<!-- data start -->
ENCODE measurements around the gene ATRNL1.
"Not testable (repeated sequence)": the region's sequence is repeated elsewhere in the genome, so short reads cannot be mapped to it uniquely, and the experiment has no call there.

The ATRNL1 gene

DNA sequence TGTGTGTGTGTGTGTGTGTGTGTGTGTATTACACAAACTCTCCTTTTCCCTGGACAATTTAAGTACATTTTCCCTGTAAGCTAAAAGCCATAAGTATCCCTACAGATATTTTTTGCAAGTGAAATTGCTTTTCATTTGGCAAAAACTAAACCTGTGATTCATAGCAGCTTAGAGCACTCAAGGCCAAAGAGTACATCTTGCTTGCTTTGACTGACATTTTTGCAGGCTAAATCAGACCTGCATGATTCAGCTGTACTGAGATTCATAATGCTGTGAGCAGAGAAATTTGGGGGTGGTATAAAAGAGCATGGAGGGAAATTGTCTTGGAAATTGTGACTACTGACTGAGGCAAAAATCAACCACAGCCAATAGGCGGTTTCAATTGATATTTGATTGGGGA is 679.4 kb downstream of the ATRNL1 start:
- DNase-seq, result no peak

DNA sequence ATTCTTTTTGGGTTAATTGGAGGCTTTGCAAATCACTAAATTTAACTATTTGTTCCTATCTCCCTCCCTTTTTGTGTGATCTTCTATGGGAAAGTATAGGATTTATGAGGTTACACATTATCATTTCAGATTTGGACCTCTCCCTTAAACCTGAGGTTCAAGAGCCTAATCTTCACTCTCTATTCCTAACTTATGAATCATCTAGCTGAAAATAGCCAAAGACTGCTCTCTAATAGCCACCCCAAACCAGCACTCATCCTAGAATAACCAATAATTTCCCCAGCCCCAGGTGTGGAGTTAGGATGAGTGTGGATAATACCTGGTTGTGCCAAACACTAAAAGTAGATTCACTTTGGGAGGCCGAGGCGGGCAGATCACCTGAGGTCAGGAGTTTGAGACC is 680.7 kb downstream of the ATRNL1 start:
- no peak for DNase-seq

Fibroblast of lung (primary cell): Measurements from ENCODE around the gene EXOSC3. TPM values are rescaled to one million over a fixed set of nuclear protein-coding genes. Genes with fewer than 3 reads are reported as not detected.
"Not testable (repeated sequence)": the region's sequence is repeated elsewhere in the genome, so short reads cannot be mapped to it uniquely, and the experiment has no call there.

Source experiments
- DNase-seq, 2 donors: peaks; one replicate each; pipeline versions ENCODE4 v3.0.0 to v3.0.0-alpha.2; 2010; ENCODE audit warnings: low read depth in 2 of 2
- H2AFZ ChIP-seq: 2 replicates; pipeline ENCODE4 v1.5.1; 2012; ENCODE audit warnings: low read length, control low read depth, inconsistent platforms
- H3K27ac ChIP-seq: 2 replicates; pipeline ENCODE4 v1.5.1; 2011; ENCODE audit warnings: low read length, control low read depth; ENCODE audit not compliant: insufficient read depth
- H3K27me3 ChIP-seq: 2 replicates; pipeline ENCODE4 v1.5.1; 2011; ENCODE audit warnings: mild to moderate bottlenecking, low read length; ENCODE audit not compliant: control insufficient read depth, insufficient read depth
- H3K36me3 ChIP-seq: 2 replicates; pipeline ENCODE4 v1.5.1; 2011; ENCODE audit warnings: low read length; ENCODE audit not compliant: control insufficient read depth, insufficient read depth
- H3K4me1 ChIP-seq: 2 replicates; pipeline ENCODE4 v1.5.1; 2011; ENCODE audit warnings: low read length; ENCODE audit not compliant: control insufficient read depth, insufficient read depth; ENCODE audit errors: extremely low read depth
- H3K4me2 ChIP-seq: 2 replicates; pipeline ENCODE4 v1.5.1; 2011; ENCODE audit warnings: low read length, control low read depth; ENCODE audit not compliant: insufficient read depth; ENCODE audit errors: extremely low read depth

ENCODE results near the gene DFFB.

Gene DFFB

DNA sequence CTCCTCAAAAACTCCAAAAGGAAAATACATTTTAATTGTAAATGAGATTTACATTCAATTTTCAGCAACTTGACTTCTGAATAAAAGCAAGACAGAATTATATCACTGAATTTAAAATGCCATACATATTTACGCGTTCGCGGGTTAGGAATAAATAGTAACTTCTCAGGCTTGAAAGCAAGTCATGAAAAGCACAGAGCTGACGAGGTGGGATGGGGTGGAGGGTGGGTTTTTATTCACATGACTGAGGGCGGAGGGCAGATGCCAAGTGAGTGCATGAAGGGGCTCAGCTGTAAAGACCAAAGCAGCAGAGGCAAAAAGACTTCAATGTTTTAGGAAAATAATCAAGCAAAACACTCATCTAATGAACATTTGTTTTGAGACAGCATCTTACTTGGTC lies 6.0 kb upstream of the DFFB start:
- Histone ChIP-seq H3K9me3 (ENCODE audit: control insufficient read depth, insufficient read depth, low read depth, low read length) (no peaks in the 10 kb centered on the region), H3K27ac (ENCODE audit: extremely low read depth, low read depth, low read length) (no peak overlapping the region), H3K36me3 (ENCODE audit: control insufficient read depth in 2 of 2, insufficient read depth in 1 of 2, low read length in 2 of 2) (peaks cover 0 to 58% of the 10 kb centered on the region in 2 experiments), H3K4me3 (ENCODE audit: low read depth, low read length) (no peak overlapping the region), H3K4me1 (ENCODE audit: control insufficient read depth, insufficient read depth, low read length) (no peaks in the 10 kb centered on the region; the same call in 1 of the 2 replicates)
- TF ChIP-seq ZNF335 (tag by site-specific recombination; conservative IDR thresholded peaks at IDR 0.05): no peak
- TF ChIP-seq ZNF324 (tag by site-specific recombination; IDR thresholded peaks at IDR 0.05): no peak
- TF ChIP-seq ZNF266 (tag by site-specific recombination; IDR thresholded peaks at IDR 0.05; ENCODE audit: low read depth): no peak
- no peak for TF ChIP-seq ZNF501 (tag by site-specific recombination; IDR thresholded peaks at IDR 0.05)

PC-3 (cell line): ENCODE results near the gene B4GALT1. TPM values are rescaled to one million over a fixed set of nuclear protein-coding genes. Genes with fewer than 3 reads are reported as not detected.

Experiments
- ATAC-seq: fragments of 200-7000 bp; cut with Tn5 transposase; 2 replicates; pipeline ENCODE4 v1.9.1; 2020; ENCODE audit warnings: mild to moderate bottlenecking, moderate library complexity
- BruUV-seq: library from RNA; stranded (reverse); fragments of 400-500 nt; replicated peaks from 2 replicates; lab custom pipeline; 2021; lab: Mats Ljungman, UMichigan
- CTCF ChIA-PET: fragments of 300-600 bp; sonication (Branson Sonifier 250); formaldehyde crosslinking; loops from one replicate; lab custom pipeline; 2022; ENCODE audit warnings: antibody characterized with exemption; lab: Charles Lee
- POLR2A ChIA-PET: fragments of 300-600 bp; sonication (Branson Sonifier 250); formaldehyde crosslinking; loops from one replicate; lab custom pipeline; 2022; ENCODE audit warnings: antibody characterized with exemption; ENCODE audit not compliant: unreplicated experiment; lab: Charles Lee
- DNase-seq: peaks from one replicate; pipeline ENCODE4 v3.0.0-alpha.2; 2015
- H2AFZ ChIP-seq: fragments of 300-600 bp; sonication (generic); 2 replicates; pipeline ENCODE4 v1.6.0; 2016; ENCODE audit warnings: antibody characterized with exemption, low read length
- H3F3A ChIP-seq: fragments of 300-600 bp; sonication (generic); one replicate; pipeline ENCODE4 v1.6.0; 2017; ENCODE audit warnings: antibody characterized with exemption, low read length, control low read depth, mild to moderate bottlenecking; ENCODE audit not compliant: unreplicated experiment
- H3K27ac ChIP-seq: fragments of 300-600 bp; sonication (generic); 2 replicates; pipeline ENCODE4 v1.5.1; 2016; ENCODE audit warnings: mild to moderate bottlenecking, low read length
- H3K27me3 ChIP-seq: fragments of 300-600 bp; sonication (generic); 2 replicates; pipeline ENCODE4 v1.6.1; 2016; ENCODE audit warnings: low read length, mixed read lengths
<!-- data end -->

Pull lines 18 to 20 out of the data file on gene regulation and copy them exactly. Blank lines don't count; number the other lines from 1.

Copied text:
ENCODE results near the gene DFFB.

Gene DFFB

DNA sequence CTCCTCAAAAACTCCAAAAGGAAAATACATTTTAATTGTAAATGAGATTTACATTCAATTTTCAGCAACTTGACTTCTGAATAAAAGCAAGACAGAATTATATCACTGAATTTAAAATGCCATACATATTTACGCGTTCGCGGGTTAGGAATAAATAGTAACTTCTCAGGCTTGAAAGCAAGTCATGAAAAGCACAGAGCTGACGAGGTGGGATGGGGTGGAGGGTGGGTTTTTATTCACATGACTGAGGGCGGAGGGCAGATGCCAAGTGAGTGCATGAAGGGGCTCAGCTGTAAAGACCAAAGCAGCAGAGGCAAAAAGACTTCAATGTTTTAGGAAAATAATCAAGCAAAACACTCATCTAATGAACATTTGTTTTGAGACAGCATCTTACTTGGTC lies 6.0 kb upstream of the DFFB start: